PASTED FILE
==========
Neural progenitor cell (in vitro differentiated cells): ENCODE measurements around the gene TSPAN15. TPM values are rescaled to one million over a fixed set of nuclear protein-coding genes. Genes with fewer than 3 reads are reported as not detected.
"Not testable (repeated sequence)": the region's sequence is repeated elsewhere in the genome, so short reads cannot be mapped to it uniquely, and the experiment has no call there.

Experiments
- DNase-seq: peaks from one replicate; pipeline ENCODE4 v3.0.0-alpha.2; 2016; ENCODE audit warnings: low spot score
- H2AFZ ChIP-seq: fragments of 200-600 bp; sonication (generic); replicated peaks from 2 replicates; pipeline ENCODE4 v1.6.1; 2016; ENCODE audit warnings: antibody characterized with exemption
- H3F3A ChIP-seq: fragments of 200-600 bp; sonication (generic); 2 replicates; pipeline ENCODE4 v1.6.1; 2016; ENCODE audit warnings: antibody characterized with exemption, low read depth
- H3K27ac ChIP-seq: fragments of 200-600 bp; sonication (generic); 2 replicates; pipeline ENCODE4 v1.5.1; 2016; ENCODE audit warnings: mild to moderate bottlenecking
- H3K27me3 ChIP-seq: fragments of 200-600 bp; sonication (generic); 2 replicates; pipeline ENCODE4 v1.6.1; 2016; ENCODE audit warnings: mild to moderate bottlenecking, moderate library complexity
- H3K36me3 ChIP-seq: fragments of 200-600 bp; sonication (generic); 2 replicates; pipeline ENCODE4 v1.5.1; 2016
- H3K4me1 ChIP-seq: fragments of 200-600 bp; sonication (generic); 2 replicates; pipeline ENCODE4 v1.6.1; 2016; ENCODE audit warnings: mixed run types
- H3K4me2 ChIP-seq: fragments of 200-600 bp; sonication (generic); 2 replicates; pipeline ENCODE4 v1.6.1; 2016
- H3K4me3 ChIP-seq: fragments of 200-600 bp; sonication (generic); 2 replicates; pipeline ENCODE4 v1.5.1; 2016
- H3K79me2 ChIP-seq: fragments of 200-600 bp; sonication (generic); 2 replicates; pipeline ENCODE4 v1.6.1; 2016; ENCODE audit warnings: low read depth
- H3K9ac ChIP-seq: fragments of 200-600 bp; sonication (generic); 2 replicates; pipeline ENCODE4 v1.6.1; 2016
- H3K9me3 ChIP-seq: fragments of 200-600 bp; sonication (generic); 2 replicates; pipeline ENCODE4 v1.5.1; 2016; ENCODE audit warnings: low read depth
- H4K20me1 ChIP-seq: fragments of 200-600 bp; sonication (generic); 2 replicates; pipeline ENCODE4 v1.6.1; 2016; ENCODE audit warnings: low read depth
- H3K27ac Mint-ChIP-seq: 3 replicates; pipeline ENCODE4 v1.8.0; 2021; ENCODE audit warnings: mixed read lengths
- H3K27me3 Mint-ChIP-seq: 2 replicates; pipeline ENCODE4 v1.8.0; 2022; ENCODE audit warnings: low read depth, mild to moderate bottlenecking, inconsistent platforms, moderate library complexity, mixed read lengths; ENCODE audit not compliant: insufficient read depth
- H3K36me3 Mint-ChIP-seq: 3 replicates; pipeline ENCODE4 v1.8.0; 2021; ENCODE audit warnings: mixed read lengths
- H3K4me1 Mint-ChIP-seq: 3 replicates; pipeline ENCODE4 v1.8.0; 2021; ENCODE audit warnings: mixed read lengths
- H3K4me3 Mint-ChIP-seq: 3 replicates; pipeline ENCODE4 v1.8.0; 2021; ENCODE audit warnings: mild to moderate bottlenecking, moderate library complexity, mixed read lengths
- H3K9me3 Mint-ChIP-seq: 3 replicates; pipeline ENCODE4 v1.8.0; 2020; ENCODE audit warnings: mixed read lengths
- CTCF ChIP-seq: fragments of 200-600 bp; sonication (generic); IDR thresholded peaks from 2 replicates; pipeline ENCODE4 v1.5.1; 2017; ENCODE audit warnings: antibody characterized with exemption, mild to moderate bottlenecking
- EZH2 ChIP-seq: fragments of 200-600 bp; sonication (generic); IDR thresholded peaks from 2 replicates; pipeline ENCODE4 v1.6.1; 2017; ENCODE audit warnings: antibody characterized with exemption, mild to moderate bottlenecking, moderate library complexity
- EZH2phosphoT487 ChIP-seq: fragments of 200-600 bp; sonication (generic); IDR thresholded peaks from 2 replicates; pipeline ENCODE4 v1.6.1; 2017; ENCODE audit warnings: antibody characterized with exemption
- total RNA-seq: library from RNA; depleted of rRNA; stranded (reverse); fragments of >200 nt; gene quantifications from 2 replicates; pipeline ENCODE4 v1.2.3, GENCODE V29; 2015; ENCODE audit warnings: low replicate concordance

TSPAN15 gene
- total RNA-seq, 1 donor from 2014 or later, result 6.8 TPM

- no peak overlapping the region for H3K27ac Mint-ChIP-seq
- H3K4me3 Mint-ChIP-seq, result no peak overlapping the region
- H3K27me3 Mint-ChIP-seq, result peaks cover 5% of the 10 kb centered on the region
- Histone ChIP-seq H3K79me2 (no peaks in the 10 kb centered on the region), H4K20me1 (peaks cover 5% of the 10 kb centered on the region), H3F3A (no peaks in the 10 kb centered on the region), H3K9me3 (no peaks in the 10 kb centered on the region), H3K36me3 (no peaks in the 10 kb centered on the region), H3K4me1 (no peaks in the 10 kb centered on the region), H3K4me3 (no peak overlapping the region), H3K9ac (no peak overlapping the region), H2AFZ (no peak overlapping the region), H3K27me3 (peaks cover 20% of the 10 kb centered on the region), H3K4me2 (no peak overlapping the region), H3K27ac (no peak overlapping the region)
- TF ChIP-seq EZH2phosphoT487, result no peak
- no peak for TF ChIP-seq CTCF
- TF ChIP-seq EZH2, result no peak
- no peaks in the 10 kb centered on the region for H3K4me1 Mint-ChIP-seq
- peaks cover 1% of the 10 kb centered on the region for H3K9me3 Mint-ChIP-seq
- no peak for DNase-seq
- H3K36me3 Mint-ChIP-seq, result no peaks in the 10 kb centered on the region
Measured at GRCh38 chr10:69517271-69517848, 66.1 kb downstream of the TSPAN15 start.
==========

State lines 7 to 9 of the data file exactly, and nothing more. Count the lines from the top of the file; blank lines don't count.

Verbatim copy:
- H3K27ac ChIP-seq: fragments of 200-600 bp; sonication (generic); 2 replicates; pipeline ENCODE4 v1.5.1; 2016; ENCODE audit warnings: mild to moderate bottlenecking
- H3K27me3 ChIP-seq: fragments of 200-600 bp; sonication (generic); 2 replicates; pipeline ENCODE4 v1.6.1; 2016; ENCODE audit warnings: mild to moderate bottlenecking, moderate library complexity
- H3K36me3 ChIP-seq: fragments of 200-600 bp; sonication (generic); 2 replicates; pipeline ENCODE4 v1.5.1; 2016